Note: This interview was originally published on 23 June, 2021. Niemeier has gone on to make the 2022 Wimbledon quarterfinals on her main-draw debut.
Ahead of her Grand Slam qualifying debut at Wimbledon this week, rising German youngster Jule Niemeier is unfazed and relaxed.
"There's always a discussion in Germany about who's coming next, and who is the next generation," she says. "But to be honest, I don't feel the pressure."
An inaugural pair of new German grass-court tournaments this month - a WTA 500 in Berlin last week and a WTA 250 in Bad Homburg this week - has turned the spotlight on to the state of the country's tennis amidst a growing awareness that its "golden generation" of top WTA stars is nearing an end.
The past two years have seen the retirements of two former Top 20 players, Julia Goerges and Anna-Lena Groenefeld, three-time Wimbledon champion Angelique Kerber, former World No.9 Andrea Petkovic and stalwart Laura Siegemund are all 33 years old, and still comprise three of Germany's top four spots in the rankings. Injury-afflicted former Wimbledon finalist Sabine Lisicki, 31, has competed just twice in the past year and is now ranked World No.643. In 2019, Barbara Rittner, the head of women's tennis at the German Tennis Federation, described a "frightening overall picture".
This month, Niemeier has brightened up that picture substantially. The 21-year-old made her breakthrough on clay in Strasbourg, qualifying for her second WTA main draw with a defeat of compatriot and former training partner Petkovic. She went all the way to the semifinals, upsetting Shelby Rogers and Arantxa Rus en route, before stretching Barbora Krejcikova to a 5-7, 6-3, 6-4 loss. Krejcikova would go on to win both the Strasbourg title and Roland Garros two weeks later.
In Berlin last week, Niemeier qualified again, this time via wins over both 2017 Wimbledon junior finalists, Ann Li and Claire Liu. In the main draw, she faced a Top 20 opponent for the first time in eventual runner-up Belinda Bencic and again pushed the Swiss before falling 4-6, 6-4, 7-5. Having ended 2020 ranked World No.280, she now sits at World No.168.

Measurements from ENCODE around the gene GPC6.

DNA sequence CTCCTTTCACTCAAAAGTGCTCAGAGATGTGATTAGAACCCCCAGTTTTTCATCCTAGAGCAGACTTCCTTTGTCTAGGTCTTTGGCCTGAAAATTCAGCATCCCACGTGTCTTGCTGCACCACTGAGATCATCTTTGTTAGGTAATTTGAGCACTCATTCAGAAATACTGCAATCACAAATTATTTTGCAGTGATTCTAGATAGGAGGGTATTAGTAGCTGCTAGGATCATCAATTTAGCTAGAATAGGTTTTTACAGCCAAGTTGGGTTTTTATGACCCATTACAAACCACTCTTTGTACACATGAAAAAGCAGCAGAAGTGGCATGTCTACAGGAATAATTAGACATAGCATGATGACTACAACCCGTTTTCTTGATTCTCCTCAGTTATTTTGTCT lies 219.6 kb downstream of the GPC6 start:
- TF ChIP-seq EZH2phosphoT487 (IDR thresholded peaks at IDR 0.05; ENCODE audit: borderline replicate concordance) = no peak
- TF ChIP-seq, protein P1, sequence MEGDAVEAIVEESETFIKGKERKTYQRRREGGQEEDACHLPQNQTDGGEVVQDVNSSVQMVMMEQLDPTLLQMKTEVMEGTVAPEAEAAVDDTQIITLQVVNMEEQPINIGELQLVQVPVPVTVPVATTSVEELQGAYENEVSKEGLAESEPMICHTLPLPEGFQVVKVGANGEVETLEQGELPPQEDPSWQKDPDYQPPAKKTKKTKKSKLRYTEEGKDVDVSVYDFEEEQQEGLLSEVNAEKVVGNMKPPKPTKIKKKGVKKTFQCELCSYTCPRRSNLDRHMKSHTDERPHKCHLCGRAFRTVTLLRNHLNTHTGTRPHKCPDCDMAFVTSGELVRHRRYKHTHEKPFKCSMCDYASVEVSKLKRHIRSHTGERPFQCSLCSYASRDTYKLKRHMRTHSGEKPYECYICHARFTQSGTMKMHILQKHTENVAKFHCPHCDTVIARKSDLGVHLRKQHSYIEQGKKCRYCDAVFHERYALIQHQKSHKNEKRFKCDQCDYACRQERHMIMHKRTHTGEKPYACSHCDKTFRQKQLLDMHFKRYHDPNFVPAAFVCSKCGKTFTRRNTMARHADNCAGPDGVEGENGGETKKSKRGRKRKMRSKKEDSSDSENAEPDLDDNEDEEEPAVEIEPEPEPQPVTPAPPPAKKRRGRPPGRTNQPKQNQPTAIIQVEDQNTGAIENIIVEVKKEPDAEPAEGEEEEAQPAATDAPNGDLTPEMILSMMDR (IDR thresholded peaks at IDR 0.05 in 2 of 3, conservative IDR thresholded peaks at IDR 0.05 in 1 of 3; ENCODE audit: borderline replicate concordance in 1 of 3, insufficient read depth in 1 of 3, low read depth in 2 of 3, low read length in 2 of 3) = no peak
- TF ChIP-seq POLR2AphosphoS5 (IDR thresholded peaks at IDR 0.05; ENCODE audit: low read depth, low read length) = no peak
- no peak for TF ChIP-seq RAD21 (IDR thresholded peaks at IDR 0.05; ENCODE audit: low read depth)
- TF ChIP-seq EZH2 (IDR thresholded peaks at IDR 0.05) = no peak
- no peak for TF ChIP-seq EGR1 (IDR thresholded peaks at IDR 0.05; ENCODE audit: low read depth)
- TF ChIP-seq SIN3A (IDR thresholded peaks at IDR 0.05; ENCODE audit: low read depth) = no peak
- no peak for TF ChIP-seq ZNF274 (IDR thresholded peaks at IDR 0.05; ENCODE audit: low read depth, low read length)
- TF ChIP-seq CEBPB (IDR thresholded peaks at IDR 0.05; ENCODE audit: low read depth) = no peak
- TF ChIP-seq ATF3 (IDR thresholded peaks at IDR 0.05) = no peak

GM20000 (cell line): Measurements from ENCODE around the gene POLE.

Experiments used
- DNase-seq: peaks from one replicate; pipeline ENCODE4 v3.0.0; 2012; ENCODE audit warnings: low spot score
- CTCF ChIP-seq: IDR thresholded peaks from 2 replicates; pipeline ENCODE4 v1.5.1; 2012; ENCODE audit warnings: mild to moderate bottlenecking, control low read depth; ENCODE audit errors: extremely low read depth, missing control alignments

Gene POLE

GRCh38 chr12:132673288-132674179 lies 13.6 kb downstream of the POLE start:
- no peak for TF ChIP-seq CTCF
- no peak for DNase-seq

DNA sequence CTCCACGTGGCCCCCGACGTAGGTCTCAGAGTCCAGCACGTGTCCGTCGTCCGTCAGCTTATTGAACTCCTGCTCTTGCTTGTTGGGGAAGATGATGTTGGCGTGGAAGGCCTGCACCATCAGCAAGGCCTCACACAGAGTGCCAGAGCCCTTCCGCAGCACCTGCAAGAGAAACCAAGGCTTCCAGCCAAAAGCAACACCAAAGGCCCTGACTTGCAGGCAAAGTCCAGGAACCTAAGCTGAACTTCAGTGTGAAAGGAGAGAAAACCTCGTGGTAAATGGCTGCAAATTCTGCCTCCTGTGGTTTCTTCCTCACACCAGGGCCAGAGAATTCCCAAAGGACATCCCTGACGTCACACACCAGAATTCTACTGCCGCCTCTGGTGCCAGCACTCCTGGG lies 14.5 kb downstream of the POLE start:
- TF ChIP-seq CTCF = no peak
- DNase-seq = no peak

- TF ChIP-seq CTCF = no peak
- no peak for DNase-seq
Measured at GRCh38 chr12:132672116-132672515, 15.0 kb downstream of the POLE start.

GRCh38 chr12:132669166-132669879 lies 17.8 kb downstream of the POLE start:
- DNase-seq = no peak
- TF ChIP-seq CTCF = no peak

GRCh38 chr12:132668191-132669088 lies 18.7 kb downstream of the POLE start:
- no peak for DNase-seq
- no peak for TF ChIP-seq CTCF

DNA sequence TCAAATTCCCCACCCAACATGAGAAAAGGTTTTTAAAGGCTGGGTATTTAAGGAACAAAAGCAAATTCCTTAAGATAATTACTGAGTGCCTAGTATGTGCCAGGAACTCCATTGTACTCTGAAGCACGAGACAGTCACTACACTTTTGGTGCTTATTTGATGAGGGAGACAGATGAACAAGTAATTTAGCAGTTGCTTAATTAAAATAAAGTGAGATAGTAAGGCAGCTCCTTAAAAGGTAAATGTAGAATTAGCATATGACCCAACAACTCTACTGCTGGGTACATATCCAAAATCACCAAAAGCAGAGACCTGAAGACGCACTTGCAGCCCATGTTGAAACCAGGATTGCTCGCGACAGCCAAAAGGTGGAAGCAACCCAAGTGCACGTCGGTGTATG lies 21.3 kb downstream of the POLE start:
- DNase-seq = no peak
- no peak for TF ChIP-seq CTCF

Most importantly, Niemeier's substantial talent was immediately evident in both tournaments. She possesses a hefty serve and easy, casual power off the forehand - but also delicate touch that allows her to conjure up all manner of finesse shots.
All of this comes naturally to her.
"When I started playing tennis, it was not that I really focused on special shots like dropshots or volleying," Niemeier says. "It was just there. I always felt like I don't really need to spend that much time on court. [I've had injuries] in the last two years and I couldn't play for, let's say, six weeks at a time. And then I went on court and it felt like I had been hitting every day for those six weeks."
A former Top 30 junior, Niemeier's nagging injuries as a teenager - shoulder problems as a junior, a back issue in 2019 - led her to form a long-term plan to transition into a professional career. The first stages of this came at the Alexander Waske academy in Offenbach, where she trained for the past six years alongside luminaries of German tennis such as Petkovic. Since May, though, Niemeier has been working with Jennifer Brady's former coach Michael Geserer in Regensburg, with Bogdan Dzudzewicz acting as her travelling coach. (Note: In April 2022, Niemeier began working with Christopher Kas as her travelling coach.)
"They're both such nice persons," she says. "Especially Michael's really calm. He was just always telling me, just focus on my game, don't think about points or tournaments you want to play or what other people are thinking. And it really helped me lot to just focus on what I really have to do it to win a match or to win a point. He watched the match [against Bencic] and he told me that it was just about experience."
Geserer's ability to strip out extraneous matters has also been key in preparing Niemeier for the inevitable comparisons from the German media, not only to Kerber and Petkovic but to previous Grand Slam champions from Stefanie Graf to Boris Becker.